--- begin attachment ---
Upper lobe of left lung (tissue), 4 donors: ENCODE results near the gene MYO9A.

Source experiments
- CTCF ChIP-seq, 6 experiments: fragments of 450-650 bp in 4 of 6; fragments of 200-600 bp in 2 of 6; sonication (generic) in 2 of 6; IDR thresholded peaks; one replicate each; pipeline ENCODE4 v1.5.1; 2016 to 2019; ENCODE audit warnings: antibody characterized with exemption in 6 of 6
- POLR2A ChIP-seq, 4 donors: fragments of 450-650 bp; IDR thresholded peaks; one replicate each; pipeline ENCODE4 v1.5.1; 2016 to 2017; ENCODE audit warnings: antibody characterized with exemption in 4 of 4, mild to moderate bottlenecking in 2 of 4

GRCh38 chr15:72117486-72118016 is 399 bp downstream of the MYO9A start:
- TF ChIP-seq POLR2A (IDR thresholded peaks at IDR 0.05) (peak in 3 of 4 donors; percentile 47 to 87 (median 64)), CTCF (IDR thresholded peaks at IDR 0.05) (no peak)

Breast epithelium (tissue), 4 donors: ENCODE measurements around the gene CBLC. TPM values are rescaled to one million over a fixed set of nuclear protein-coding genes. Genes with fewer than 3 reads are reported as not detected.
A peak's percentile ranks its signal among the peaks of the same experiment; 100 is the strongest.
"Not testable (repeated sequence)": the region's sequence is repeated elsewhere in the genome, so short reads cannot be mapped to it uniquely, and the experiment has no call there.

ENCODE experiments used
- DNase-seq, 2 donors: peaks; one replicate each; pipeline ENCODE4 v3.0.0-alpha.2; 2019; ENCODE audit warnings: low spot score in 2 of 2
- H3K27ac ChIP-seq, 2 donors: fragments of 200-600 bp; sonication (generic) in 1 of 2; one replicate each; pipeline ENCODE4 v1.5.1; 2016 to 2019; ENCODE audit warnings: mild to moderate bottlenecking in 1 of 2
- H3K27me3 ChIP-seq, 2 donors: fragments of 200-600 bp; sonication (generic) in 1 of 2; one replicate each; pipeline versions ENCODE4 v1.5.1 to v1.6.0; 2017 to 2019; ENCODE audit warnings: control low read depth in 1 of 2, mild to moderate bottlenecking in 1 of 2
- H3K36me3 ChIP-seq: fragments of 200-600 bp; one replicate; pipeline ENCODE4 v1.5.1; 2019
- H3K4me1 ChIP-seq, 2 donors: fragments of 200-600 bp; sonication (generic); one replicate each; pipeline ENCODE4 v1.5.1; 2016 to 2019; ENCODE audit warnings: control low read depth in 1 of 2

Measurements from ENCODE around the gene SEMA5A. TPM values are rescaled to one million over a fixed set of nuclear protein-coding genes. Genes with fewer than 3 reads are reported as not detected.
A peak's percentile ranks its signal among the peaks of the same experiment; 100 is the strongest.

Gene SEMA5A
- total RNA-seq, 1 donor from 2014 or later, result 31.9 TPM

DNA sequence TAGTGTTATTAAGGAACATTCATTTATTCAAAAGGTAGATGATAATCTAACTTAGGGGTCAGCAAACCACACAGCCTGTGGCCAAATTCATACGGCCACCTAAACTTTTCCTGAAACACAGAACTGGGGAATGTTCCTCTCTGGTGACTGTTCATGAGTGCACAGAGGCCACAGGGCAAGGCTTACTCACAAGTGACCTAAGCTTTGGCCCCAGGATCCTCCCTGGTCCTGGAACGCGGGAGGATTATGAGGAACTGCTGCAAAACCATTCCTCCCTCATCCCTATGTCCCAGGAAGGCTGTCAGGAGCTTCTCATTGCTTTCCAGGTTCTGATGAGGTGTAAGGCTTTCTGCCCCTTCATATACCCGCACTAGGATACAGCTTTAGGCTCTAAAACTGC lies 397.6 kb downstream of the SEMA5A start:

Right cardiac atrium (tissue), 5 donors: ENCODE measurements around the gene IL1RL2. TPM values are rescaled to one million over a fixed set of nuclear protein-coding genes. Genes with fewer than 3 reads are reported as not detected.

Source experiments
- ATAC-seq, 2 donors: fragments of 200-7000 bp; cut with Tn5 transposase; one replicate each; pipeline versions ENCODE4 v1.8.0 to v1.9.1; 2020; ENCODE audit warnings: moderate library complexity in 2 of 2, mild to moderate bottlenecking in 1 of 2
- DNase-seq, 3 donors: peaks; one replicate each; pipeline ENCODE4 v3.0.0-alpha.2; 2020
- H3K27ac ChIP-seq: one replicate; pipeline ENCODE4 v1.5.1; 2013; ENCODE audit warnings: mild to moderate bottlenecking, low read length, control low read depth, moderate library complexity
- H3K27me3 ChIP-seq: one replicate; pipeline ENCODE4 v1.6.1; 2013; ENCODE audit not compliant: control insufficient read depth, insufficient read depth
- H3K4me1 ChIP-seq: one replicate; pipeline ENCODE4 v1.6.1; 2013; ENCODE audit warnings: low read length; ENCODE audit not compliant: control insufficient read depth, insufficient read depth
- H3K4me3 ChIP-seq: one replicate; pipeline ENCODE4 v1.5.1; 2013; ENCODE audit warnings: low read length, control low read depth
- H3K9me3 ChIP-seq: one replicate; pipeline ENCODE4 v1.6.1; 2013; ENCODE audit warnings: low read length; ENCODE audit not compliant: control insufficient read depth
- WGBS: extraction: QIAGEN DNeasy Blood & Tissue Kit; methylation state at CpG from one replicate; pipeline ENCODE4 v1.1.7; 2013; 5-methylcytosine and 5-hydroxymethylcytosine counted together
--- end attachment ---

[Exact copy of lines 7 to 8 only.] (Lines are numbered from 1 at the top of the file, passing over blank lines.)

Breast epithelium (tissue), 4 donors: ENCODE measurements around the gene CBLC. TPM values are rescaled to one million over a fixed set of nuclear protein-coding genes. Genes with fewer than 3 reads are reported as not detected.
A peak's percentile ranks its signal among the peaks of the same experiment; 100 is the strongest.